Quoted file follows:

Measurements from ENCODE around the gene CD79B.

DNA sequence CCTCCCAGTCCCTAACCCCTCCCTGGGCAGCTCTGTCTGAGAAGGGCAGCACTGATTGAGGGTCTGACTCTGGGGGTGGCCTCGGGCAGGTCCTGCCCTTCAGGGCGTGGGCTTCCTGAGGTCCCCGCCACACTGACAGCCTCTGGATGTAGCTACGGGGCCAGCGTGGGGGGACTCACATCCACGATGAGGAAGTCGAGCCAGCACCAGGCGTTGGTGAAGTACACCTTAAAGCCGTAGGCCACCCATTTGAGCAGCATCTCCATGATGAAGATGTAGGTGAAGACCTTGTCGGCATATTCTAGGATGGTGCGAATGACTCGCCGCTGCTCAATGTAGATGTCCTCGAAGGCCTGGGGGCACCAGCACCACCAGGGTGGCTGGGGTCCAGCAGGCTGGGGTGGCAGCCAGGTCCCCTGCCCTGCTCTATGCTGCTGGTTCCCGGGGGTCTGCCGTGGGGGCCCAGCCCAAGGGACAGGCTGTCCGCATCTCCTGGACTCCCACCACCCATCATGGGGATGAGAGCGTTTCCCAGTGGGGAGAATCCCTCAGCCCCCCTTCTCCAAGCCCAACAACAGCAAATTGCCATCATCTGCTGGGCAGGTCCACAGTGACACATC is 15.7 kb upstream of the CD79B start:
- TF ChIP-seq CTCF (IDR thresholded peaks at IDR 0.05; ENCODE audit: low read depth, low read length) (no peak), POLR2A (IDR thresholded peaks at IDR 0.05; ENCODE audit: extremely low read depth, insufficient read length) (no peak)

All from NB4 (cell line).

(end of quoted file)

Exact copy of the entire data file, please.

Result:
Measurements from ENCODE around the gene CD79B.

DNA sequence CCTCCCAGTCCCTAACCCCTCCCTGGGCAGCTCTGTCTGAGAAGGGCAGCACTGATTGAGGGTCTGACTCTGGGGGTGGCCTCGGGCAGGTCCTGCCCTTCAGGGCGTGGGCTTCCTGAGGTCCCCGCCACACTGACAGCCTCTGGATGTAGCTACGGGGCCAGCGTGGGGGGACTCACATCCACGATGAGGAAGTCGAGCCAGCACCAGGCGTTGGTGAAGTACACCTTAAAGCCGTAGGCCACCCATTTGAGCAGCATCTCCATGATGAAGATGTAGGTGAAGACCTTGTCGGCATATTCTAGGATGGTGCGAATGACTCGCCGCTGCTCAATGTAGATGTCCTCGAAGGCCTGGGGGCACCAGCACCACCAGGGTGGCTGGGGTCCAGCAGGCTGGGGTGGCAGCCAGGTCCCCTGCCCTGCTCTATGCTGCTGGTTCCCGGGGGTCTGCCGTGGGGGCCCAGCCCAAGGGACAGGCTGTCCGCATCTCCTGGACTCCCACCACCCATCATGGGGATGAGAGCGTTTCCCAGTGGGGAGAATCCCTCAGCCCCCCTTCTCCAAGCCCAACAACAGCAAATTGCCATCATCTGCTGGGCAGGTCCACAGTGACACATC is 15.7 kb upstream of the CD79B start:
- TF ChIP-seq CTCF (IDR thresholded peaks at IDR 0.05; ENCODE audit: low read depth, low read length) (no peak), POLR2A (IDR thresholded peaks at IDR 0.05; ENCODE audit: extremely low read depth, insufficient read length) (no peak)

All from NB4 (cell line).